Metabolic Engineering of Ethanol Production in Thermoanaerobacter mathranii BG1

Shuo Yao

    Research output: Book/ReportPh.D. thesis

    339 Downloads (Pure)


    Strain BG1 is a xylanolytic, thermophilic, anaerobic, Gram-positive bacterium originally isolated from an Icelandic hot spring. The strain belongs to the species Thermoanaerobacter mathranii. The strain ferments glucose, xylose, arabinose, galactose and mannose simultaneously and produces ethanol, acetate, lactate, CO2, and H2 as fermentation end-products. As a potential ethanol producer from lignocellulosic biomass, tailor-made BG1 strain with the metabolism redirected to produce ethanol is needed. Metabolic engineering of T. mathranii BG1 is therefore necessary to improve ethanol production. Strain BG1 contains four alcohol dehydrogenase (ADH) encoding genes. They are adhA, adhB, bdhA and adhE encoding primary alcohol dehydrogenase, secondary alcohol dehydrogenase, butanol dehydrogenase and bifunctional alcohol/acetaldehyde dehydrogenase, respectively. The presence in an organism of multiple alcohol dehydrogenases with overlapping specificities makes the determination of the specific role of each ADH difficult. Deletion of each individual adh gene in the strain revealed that the adhE deficient mutant strain fails to produce ethanol as the fermentation product. The bifunctional alcohol/acetaldehyde dehydrogenase, AdhE, is therefore proposed responsible for ethanol production in T. mathranii BG1, by catalyzing sequential NADHdependent reductions of acetyl-CoA to acetaldehyde and then to ethanol under fermentative conditions. Moreover, AdhE was conditionally expressed from a xylose-induced promoter in a recombinant strain (BG1E1) with a concomitant deletion of a lactate dehydrogenase. Over-expression of AdhE in strain BG1E1 with xylose as a substrate facilitates the production of ethanol at an increased yield. With a cofactor-dependent ethanol production pathway in T. mathranii BG1, it may become crucial to regenerate cofactor to increase the ethanol yield. Feeding the cells with a more reduced carbon source, such as mannitol, was shown to increase ethanol yield beyond that obtained with glucose and xylose. The ldh gene coding for lactate dehydrogenase was deleted from strain BG1 to eliminate an NADH oxidation pathway (BG1L1). To further facilitate NADH regeneration used for ethanol formation, a heterologous gene gldA encoding an NAD+ dependent glycerol dehydrogenase (GLDH) was expressed in T. mathranii with or without concomitant deletion of a lactate dehydrogenase. With a functional lactate formation pathway, expression of GLDH in a recombinant T. mathranii strain (BG1G2) leads to a significantly decreased ethanol yield accompanied by an increased lactate formation, which was shown to be the preferred route for the regeneration of NAD+. However, with an inactivated lactate formation pathway, expression of GLDH in another recombinant T. mathranii strain (BG1G1) leads to an increased carbon flux channelled towards the production of ethanol over acetate, hence restoring the redox balance. Finally, it was shown that strain BG1G1 acquired the capability to utilize glycerol as an extra carbon source in the presence of xylose, and utilization of the more reuduced substrate glycerol resulted in a higher ethanol yield.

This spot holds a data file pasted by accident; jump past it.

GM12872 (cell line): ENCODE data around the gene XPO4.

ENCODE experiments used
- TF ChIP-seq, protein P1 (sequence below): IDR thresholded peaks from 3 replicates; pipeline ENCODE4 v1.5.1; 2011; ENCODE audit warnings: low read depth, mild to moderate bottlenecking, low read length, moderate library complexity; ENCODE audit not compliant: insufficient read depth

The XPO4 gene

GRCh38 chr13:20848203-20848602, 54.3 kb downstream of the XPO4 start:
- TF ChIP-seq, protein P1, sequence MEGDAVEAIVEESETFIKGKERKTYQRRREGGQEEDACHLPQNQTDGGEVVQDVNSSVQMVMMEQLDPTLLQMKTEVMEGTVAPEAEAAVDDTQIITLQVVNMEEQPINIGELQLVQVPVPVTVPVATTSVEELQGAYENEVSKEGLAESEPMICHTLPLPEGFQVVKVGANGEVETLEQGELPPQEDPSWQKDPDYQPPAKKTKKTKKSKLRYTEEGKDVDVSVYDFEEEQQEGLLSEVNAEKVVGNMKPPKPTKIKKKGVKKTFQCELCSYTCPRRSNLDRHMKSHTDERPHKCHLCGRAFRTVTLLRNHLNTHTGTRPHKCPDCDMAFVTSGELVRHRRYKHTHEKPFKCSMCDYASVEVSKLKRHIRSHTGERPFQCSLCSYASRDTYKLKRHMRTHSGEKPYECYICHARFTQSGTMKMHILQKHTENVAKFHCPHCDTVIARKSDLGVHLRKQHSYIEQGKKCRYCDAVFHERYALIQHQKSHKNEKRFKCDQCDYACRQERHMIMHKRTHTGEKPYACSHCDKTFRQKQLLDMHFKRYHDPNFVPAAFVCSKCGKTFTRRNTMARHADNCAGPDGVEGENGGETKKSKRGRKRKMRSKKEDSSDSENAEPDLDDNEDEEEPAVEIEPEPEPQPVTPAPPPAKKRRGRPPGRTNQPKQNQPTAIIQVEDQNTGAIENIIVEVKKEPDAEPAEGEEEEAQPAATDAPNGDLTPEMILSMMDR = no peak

Original languageEnglish
    Place of PublicationRoskilde
    PublisherDanmarks Tekniske Universitet, Risø Nationallaboratoriet for Bæredygtig Energi
    Number of pages105
    ISBN (Print)978-87-550-3858-5
    Publication statusPublished - Apr 2009


    • Bio energy
    • Microbial energy technology
    • Risø-PhD-68(EN)
    • Risø-PhD-68
    • Risø-PhD-0068

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